Even in a pandemic, keeping a (relaxed) set of screen time rules is important. Because, our kids’ brains did not get the memo that we’re all in this weird paused state, and their brains are still growing. “Increased screen time has been shown to be associated with negative effects on cognitive, language and academic skills. That doesn’t change just because we’re at home all day,” according to Dr. Holland.
Whoops. I mean, I knew that, but also…pandemic. I had no trouble pushing that fact aside in order to grab a few minutes of peace.
But before anyone begins panicking alongside me, take a breath. (I’ll take three).
First, it’s important to note that screen time rules don’t apply equally across every screen and platform, according to Dr. Holland. Academic screen time doesn’t come with the negative effects cited earlier. Because when a kid is Zooming with his teacher, they are developing language skills, learning to read facial expressions, and picking up on nonverbal cues. When a child is listening to a lecture, they are exercising the brain’s focus skills—maybe working them even harder to push away all the potential distractions of the homeschool classroom environment. Even time spent on screens to socialize has its place. Socializing is important for kids, and with their normal channels of socialization cut off, that time usually spent socializing in person can be transferred in a reasonable way to screens.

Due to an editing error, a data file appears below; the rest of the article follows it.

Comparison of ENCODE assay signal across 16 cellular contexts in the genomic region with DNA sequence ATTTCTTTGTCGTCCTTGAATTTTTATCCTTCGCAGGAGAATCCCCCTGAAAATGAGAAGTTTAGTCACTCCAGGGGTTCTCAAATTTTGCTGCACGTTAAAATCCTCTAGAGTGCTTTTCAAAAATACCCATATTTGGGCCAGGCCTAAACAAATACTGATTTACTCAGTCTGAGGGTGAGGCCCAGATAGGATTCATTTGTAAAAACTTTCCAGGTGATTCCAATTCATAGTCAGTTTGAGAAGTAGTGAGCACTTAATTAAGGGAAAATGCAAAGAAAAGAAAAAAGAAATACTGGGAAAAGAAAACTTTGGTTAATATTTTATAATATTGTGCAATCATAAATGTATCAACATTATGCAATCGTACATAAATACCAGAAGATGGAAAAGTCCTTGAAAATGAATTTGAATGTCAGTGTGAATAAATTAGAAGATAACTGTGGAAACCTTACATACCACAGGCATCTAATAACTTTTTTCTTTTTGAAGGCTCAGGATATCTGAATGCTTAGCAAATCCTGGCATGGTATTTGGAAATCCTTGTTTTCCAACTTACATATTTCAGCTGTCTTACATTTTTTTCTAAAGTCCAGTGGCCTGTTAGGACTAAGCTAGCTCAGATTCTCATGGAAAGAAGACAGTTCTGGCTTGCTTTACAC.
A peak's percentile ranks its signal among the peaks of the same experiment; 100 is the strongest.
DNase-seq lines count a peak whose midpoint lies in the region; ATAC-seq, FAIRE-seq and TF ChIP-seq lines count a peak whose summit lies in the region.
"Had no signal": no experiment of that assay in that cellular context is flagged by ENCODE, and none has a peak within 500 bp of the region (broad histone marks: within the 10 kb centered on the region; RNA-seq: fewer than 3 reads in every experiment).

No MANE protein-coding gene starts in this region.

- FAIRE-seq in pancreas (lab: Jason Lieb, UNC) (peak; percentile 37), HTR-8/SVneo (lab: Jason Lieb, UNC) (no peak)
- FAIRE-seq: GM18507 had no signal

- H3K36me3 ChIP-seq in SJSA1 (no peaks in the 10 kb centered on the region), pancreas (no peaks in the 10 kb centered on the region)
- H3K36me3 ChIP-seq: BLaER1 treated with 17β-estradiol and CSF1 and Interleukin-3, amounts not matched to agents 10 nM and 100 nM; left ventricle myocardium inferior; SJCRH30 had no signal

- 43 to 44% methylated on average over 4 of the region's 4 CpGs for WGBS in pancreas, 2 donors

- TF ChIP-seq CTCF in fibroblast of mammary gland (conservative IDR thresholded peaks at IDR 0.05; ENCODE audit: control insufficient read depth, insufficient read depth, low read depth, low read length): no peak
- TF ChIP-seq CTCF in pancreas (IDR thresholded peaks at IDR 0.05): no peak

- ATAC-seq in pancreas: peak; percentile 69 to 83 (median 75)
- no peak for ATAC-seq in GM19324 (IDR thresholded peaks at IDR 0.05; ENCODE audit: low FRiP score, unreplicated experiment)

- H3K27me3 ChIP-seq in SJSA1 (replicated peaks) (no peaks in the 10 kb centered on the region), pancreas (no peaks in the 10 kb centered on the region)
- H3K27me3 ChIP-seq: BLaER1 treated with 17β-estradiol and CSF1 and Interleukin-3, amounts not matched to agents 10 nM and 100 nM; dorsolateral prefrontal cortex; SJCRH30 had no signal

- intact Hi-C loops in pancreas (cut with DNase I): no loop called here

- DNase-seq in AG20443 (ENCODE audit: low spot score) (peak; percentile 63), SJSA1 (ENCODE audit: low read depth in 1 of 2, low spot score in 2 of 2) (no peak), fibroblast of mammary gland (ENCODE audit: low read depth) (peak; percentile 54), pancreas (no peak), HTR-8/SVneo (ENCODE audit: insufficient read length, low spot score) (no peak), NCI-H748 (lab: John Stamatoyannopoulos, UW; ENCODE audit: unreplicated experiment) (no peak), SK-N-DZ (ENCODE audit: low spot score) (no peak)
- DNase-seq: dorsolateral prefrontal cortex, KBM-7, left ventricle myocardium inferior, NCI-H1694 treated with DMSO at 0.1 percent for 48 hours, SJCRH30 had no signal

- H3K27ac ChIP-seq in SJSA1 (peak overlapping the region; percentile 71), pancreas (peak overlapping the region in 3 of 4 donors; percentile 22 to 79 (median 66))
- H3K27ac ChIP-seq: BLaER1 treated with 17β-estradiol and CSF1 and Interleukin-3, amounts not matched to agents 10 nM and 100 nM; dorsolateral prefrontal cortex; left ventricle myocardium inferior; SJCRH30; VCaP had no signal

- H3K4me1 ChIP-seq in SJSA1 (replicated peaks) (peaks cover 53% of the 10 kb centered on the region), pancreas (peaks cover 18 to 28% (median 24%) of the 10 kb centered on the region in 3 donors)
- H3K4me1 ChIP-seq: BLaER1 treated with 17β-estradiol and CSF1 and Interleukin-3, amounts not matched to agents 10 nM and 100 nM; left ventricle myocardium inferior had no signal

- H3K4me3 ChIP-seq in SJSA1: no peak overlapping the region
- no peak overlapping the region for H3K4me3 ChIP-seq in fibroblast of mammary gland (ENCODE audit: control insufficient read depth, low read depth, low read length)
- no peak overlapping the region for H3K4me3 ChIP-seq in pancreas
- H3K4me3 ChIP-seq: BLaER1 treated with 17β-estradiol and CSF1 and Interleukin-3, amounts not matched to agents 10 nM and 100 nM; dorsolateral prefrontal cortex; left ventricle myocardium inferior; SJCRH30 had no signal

And second, “Two months of relaxed screen time rules doesn’t mean your child’s brain development will be devastated, but certainly the more time they spend on screens, the less time they’re spending engaging in opportunities for creativity, social learning (e.g., nonverbal communication, conflict resolution skills), development of self-regulation skills, etc.,” says Dr. Holland.
The good news is that it’s not too late to rein in screen time, although it won’t be easy. Like any unhealthy habit, it’ll take time and grace to shift.
The afternoon after I finished the first draft of this piece, when I announced that screen time was done for the day, both my children looked up at me blinking, as if seeing the light for the first time in days. They balked at the idea, horrified that I’d even consider asking them to put down their iPads. But after a few minutes of staring blankly at each other—they figured it out. They found activities that have been collecting dust since the pandemic started. They sorted out their boredom faster than I could have imagined. They started fighting within ten minutes…and then worked it out. Time and grace, right?
Dr. Holland’s final piece of advice is something I will cling to every day of this pandemic, and maybe every day after. She says, “Don’t be too hard on yourself. You’re juggling everyday life (cooking, cleaning) on top of working from home, caring for children and figuring out distance learning.”
She’s right. It’s important to remember that we’re doing our best, and a little extra screen time won’t hurt — and a lot extra, for those days when it’s survival mode or bust, won’t be the end of the world.